Review of “The Happytime Murders”

In a world where puppets are alive but treated as second-class citizens, a private investigator puppet named Phil Phillips (performed by Bill Barretta) is hired by bombshell and sex addict Sandra (performed by Dorian Davies) to find the person blackmailing her. Phil recognizes something in the blackmail note made from cut-out letters and goes to a local puppet porn store. While in the back looking through their records, a gunman wearing a hooded trench coat walks in and kills everyone in the store, including Mr. Bumblypants (performed by Kevin Clash), a character on a 1990’s TV show called The Happytime Gang. The police come to investigate the murders including Detective Connie Edwards (Melissa McCarthy). She and Phil were partners when he was the first and only puppet ever to be allowed on the police force. An incident nearly killed Connie and ended both their friendship and Phil’s career on the force. They don’t like each other but police Lt. Banning (Leslie David Baker) orders the former partners to work together on solving the crime. As more puppet bodies pile up, including Phil’s brother Larry (performed by Victor Yerrid), there is an obvious connection to The Happytime Gang and to Phil as he always seems to be in the vicinity of the murders. FBI agent Campbell (Joel McHale) arrests Phil but Connie knows he’s not guilty as their time working together has rekindled their friendship. Since The Happytime Gang is coming back on the air via reruns on a cable network, the entire cast is set to profit. Which ever cast member is left standing at the end is probably the killer or is it?!

“The Happytime Murders” is an R-rated comedy from the son of Muppets creator Jim Henson, Brian Henson, under a banner called Henson Alternative that focuses on adult content. The movie is filled with bad language (coming from both puppets and humans), violence (directed at both puppets and humans) and sex (mostly only between puppets but not always). The production was sued by the makers of children’s show “Sesame Street” over the tagline “No Sesame, All Street.” The lawsuit was tossed out and the film was released without further controversy. Considering the opening weekend box office, it could have used a great deal more bad press as “The Happytime Murders” has nothing to be happy about as far as its performance. It has a very low Rotten Tomatoes and Metacritic scores and opening day audiences gave the film a C- on an A to F scale. Perhaps I’m weird and dumb, but I liked “The Happytime Murders.”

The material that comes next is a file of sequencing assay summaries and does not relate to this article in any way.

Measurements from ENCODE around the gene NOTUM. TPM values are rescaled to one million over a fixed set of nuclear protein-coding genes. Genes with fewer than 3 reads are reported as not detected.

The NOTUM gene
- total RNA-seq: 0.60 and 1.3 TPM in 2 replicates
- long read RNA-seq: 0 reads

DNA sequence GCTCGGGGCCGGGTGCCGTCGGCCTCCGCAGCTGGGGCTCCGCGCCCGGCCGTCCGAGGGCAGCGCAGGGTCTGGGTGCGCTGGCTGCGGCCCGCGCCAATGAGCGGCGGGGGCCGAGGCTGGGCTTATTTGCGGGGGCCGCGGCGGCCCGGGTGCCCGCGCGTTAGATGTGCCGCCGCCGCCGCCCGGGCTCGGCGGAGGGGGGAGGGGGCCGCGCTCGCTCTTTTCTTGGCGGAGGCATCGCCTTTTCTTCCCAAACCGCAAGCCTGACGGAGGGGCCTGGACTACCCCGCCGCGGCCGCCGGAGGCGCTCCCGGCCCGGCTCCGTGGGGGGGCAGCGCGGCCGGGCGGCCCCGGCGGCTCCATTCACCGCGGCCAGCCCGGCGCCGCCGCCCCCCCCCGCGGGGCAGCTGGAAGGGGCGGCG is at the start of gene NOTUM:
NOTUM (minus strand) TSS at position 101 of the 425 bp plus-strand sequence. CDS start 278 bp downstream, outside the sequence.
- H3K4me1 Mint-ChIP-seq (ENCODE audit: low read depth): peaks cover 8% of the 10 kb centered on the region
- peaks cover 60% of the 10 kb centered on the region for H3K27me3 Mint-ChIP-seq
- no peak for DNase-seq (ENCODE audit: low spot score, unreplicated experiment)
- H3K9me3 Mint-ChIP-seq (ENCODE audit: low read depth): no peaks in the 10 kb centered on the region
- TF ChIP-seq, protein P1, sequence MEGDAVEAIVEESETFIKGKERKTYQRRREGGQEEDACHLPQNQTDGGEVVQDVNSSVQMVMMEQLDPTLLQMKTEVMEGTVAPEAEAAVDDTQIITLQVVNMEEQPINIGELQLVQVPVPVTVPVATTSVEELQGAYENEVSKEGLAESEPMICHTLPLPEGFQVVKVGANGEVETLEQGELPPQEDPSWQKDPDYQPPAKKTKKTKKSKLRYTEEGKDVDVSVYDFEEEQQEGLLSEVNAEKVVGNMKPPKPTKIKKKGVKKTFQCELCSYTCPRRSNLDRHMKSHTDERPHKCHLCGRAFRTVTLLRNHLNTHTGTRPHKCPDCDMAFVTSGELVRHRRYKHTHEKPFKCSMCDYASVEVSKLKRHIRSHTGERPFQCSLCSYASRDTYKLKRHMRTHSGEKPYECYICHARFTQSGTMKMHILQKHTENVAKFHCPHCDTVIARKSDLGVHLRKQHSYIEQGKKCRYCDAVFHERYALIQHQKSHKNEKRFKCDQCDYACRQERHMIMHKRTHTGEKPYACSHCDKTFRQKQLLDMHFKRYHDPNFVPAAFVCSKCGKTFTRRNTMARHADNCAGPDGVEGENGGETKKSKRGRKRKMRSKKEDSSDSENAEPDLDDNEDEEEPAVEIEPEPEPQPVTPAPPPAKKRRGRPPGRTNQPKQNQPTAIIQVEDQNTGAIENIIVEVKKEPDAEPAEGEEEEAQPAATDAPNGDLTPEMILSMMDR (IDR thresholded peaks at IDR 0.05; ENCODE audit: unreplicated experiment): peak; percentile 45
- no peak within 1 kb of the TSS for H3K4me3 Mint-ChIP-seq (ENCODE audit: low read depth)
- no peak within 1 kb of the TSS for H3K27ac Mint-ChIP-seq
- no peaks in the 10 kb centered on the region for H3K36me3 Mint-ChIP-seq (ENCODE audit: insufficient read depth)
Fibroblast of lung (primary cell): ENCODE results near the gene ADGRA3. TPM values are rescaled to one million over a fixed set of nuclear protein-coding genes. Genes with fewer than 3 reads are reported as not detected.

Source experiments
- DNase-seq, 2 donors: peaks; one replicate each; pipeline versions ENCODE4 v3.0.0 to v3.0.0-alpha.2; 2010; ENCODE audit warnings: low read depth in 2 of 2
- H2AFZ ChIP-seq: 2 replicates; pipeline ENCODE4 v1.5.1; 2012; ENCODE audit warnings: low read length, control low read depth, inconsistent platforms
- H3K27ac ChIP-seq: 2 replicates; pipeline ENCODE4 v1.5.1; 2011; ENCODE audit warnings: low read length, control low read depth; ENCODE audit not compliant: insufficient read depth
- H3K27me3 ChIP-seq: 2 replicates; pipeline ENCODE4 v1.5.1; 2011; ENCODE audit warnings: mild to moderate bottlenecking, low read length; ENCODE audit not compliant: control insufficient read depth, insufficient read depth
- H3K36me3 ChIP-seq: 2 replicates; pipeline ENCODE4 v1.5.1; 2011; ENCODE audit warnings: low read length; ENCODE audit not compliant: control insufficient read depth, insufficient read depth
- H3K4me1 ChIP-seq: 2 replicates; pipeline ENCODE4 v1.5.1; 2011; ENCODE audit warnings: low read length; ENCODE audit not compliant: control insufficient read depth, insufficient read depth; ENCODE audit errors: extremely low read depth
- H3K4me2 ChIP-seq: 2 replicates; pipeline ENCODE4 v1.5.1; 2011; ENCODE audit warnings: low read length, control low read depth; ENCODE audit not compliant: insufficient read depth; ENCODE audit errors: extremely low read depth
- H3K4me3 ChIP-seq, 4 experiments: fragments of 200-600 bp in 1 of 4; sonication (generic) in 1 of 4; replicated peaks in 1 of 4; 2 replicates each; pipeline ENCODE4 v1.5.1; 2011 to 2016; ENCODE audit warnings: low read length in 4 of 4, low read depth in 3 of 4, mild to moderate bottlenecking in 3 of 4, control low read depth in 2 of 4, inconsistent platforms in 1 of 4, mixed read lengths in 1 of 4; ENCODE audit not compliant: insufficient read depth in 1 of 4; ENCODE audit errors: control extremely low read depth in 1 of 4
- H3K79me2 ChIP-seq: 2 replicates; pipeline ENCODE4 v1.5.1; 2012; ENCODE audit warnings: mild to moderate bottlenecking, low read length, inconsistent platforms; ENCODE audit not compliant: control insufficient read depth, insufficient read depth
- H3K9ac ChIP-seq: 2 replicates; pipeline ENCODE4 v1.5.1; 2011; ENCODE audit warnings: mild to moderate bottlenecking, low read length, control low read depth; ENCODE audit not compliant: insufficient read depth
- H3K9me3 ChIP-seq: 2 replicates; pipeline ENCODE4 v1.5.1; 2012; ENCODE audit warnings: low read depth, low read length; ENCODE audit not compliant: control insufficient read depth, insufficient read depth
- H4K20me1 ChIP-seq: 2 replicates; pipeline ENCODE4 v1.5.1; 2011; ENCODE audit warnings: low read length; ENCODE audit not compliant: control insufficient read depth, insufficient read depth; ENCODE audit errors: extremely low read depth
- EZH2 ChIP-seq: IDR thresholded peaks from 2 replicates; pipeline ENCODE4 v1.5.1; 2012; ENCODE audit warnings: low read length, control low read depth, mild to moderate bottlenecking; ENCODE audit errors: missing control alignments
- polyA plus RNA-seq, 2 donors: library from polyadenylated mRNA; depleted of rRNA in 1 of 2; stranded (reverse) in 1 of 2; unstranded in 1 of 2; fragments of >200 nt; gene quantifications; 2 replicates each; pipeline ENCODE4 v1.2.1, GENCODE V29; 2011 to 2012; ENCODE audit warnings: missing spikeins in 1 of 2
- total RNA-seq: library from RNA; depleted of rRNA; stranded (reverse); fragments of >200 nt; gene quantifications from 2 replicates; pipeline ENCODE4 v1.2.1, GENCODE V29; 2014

What gets the most attention in the film is the mixing of humans and puppets in an otherwise normal world. We aren’t told why or how the puppets are alive and that doesn’t really matter. They are treated as less than human by humans (the puppets call us meat bags) and they are marginalized in society. We see the puppets have their weaknesses just like we do: The have odd taste in pornography, they indulge in smoking and alcohol, and many of them are addicted to drugs, specifically sugar. They often live in the seedier parts of town and do whatever they must to satisfy their cravings for powder or crystal sugar. Some drink maple syrup for their fix.

That description of the more down-and-out members of puppet society required a great deal more world-building than most movies invest in their human characters and settings. “The Happytime Murders” could be looked at as a metaphor for human relations with the marginalized members of our society and how they are treated as less than. With a slightly better execution, I believe “The Happytime Murders” could have been the kind of subversive comic statement that could have opened a few eyes of people that just came in for a few laughs. Sadly, the movie’s tone does sudden shifts from comedic to tragic to mundane and never allows any one moment to breathe for more than a few seconds.

The story is also a bit rote with a twist that is telegraphed from practically the opening scene. I enjoyed the mystery for a while, but it soon grew tiresome as puppet after puppet is dispatched in progressively more graphic ways. There are interesting characters sprinkled throughout, like Phil’s secretary Bubbles played by Maya Rudolph and a couple of puppets seen for only a moment that provides an argument against cousins marrying, but these are too few and far between. We focus mostly on Connie and Phil as they are forced to work together and rediscover their mutual admiration for one another.

Melissa McCarthy isn’t taxed as an actress in the role of Connie Edwards. She is either a foul-mouthed hard ass or a foul-mouthed good friend. Either way, we’ve seen this McCarthy before and will likely see it again. I suppose it depends on the surrounding players and the quality of the material as to whether this standard McCarthy performance is considered good or bad. For me it was very middle of the road.